4. File necessary reports with the court
    Each year the guardian must file an annual guardianship report either on or before the anniversary date of the appointment. This report may vary by state. The copy of the annual report must be sent to the following people: the ward, the ward’s conservator (if applicable), the ward’s spouse or living parent (if applicable), the ward’s attorney and all other interested parties. The guardian should also keep a copy of the report.In general, the report will outline the relationship of the guardian to the ward, the guardian’s responsibilities, the current medical treatment for the ward, the ward’s current emotional and physical health status, and financial status (if they are also managing the financial assets of the ward). States have their own forms, and these forms can be obtained from the Clerk of the Court at the appropriate courthouse.

The guardianship may be terminated if the ward dies, if the minor reaches adulthood, the court determines the guardian was not fulfilling their guardianship responsibilities or the guardian resigns from their position. If the guardian resigns, they are responsible to continue their duties until a new guardianship can be established by the court.

Some guardians fulfill their roles without compensation; others may, with court approval, be paid for their guardian services. Regardless of a guardian is normally compensated all guardians can be reimbursed if they spend their own money for the expenses of the ward. Guardians may also use the ward’s own financial assets to pay for the ward’s care. If a guardian is paid they should keep records of all expenses. Payment can vary based on the expertise and services provided by the guardian.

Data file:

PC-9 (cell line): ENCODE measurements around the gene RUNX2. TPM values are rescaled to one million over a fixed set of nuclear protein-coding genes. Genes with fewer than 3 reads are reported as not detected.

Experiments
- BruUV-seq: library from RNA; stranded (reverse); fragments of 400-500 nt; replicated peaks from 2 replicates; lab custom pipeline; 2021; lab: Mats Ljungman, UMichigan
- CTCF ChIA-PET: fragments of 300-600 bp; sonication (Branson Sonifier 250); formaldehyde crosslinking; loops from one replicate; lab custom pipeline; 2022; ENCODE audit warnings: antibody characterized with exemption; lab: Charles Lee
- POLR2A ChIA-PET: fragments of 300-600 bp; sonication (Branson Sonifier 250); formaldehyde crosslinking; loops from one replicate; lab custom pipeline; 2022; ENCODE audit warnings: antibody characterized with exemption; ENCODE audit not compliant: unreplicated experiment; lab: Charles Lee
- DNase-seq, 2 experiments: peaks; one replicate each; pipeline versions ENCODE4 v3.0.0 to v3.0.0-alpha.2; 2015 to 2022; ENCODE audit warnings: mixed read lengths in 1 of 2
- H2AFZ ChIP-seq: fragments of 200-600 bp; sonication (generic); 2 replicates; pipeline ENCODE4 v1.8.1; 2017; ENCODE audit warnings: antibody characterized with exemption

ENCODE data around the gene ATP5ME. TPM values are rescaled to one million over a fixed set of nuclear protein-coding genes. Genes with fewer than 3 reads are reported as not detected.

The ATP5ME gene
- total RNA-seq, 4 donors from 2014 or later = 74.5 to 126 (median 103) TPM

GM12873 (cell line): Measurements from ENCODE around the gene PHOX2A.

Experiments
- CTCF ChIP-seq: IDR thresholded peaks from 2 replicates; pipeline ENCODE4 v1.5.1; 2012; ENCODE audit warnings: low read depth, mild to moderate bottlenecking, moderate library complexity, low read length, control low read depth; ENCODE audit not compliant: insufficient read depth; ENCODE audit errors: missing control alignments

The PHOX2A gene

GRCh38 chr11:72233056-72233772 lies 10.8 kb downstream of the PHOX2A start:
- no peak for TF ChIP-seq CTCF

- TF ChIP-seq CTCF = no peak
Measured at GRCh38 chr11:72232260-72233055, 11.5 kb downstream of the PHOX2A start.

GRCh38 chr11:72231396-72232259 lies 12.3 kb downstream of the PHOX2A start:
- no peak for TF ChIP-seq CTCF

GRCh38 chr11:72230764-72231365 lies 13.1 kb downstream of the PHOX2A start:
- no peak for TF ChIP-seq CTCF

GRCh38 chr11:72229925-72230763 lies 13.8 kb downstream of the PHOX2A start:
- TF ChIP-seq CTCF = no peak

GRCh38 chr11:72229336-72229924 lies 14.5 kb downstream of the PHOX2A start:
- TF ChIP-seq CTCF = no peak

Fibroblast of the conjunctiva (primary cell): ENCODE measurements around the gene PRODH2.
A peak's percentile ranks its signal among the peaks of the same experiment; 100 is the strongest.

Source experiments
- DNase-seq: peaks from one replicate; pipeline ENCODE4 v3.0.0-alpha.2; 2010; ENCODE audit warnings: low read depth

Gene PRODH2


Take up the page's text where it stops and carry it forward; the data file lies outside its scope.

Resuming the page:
Guardians have legal responsibility to care for their ward. Misusing the ward’s funds, failing to get the ward adequate medical care or making decisions which are deemed “not in the best interest of the ward” are illegal, and the guardian can be held personally liable. Personal injury could be proven and liability assessed against the guardian if it is proven the guardian failed in their duty toward the ward (breach of duty), the guardian’s failure is the proximate cause of harm and the guardian’s failure caused loss or injury to the ward.

Do not accept a guardianship role without first consulting with a guardianship lawyer. Guardians who understand their roles and responsibilities can avoid potential legal issues. Guardianship lawyers provide a wide range of legal services to wards and guardians including:

  • Interviewing the ward prior to the guardianship hearing
  • Inventorying the assets of the ward
  • Attending the ward’s incapacity hearing
  • Filing the petition with the court for the guardianship appointment
  • Creating a monthly budget for the ward
  • Helping file tax returns
  • Helping file the annual guardianship reports
  • Monitoring the guardian’s actions to care for the ward
  • Helping the guardian find adequate living facilities